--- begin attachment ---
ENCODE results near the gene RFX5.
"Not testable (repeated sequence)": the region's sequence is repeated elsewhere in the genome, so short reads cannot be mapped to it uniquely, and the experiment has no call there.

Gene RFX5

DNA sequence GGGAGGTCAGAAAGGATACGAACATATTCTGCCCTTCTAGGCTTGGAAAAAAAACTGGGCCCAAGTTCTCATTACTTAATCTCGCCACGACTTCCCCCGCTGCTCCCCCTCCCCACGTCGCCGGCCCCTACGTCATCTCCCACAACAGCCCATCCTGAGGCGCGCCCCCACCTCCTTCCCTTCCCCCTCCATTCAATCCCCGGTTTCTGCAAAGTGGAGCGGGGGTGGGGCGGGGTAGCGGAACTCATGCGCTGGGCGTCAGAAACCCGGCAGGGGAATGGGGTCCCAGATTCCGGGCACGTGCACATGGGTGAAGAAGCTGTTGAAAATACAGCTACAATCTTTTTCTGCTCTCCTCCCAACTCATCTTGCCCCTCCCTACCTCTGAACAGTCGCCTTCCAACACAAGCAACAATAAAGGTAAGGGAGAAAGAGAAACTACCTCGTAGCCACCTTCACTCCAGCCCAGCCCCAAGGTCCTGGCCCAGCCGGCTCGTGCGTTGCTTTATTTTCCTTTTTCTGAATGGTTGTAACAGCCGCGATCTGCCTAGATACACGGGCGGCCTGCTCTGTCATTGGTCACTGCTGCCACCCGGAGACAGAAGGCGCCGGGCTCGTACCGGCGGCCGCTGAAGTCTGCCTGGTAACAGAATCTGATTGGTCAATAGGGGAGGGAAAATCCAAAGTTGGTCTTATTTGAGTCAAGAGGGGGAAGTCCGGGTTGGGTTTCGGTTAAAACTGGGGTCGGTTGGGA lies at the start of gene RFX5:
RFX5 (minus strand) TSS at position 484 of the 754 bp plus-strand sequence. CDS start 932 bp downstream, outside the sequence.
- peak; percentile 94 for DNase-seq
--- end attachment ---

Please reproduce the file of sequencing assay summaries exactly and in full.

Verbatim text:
ENCODE results near the gene RFX5.
"Not testable (repeated sequence)": the region's sequence is repeated elsewhere in the genome, so short reads cannot be mapped to it uniquely, and the experiment has no call there.

Gene RFX5

DNA sequence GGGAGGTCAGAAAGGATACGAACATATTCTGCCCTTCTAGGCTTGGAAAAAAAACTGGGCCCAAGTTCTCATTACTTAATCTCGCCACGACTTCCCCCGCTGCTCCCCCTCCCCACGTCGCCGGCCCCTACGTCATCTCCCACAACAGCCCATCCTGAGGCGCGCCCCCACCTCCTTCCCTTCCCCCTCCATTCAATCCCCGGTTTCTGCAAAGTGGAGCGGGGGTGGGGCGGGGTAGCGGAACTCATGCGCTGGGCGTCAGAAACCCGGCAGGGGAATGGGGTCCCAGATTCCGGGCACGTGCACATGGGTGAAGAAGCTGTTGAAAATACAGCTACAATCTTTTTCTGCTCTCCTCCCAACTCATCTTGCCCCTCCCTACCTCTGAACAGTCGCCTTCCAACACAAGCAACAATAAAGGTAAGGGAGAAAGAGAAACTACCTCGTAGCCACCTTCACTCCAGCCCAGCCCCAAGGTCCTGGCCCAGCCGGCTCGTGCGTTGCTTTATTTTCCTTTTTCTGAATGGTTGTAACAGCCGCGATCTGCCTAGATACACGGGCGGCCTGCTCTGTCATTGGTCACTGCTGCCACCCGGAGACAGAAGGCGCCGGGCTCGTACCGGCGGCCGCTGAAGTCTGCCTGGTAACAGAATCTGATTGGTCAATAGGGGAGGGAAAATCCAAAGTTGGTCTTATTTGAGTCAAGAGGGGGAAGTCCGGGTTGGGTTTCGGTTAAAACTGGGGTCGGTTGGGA lies at the start of gene RFX5:
RFX5 (minus strand) TSS at position 484 of the 754 bp plus-strand sequence. CDS start 932 bp downstream, outside the sequence.
- peak; percentile 94 for DNase-seq